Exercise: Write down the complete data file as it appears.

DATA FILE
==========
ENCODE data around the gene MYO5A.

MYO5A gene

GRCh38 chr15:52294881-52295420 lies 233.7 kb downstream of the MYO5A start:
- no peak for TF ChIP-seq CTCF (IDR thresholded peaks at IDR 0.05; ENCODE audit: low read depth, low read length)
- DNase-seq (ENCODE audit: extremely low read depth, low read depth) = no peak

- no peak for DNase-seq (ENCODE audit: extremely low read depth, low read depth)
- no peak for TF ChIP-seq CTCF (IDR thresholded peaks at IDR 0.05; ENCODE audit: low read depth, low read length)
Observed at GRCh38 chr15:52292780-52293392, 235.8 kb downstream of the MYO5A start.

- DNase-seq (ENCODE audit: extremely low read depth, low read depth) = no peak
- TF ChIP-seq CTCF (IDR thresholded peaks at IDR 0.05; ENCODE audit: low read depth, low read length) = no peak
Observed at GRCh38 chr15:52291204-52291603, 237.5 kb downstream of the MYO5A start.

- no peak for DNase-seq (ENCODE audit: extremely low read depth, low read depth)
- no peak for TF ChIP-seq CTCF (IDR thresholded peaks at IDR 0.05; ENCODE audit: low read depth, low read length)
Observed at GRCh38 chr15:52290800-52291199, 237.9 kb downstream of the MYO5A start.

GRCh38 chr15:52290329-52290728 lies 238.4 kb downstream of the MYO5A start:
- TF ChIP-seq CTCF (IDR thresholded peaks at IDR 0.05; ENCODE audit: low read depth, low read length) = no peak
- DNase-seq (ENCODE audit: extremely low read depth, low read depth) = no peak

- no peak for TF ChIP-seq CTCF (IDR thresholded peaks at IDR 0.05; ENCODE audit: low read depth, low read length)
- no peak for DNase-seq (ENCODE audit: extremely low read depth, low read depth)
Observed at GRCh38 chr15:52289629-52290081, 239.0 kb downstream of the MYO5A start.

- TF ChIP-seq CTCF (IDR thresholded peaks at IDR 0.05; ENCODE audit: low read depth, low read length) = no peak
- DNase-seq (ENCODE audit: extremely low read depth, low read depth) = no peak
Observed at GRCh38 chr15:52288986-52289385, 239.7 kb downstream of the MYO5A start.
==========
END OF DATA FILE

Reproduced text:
ENCODE data around the gene MYO5A.

MYO5A gene

GRCh38 chr15:52294881-52295420 lies 233.7 kb downstream of the MYO5A start:
- no peak for TF ChIP-seq CTCF (IDR thresholded peaks at IDR 0.05; ENCODE audit: low read depth, low read length)
- DNase-seq (ENCODE audit: extremely low read depth, low read depth) = no peak

- no peak for DNase-seq (ENCODE audit: extremely low read depth, low read depth)
- no peak for TF ChIP-seq CTCF (IDR thresholded peaks at IDR 0.05; ENCODE audit: low read depth, low read length)
Observed at GRCh38 chr15:52292780-52293392, 235.8 kb downstream of the MYO5A start.

- DNase-seq (ENCODE audit: extremely low read depth, low read depth) = no peak
- TF ChIP-seq CTCF (IDR thresholded peaks at IDR 0.05; ENCODE audit: low read depth, low read length) = no peak
Observed at GRCh38 chr15:52291204-52291603, 237.5 kb downstream of the MYO5A start.

- no peak for DNase-seq (ENCODE audit: extremely low read depth, low read depth)
- no peak for TF ChIP-seq CTCF (IDR thresholded peaks at IDR 0.05; ENCODE audit: low read depth, low read length)
Observed at GRCh38 chr15:52290800-52291199, 237.9 kb downstream of the MYO5A start.

GRCh38 chr15:52290329-52290728 lies 238.4 kb downstream of the MYO5A start:
- TF ChIP-seq CTCF (IDR thresholded peaks at IDR 0.05; ENCODE audit: low read depth, low read length) = no peak
- DNase-seq (ENCODE audit: extremely low read depth, low read depth) = no peak

- no peak for TF ChIP-seq CTCF (IDR thresholded peaks at IDR 0.05; ENCODE audit: low read depth, low read length)
- no peak for DNase-seq (ENCODE audit: extremely low read depth, low read depth)
Observed at GRCh38 chr15:52289629-52290081, 239.0 kb downstream of the MYO5A start.

- TF ChIP-seq CTCF (IDR thresholded peaks at IDR 0.05; ENCODE audit: low read depth, low read length) = no peak
- DNase-seq (ENCODE audit: extremely low read depth, low read depth) = no peak
Observed at GRCh38 chr15:52288986-52289385, 239.7 kb downstream of the MYO5A start.